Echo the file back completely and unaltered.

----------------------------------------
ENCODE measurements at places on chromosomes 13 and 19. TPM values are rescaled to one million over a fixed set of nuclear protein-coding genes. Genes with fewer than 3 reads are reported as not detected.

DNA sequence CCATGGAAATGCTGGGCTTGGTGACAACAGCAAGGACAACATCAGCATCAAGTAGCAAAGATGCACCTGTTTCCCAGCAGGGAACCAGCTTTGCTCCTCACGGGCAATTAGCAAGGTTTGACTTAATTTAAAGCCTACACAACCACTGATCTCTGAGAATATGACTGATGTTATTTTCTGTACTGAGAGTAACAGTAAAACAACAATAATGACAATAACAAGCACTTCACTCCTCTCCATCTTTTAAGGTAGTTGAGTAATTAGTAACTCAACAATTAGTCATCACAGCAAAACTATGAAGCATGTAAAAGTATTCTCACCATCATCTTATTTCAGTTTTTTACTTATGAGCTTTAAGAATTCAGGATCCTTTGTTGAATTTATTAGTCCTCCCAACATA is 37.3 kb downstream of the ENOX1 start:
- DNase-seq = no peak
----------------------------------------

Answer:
ENCODE measurements at places on chromosomes 13 and 19. TPM values are rescaled to one million over a fixed set of nuclear protein-coding genes. Genes with fewer than 3 reads are reported as not detected.

DNA sequence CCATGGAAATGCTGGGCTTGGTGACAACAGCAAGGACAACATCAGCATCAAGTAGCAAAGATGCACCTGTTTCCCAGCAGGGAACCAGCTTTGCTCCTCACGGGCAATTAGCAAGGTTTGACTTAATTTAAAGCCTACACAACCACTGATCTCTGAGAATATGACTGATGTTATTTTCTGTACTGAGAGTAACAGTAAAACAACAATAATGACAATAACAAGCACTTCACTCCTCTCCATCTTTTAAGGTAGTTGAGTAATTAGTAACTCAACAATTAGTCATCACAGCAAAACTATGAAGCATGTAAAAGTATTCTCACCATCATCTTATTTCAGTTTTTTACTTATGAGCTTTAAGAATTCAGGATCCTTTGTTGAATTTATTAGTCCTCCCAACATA is 37.3 kb downstream of the ENOX1 start:
- DNase-seq = no peak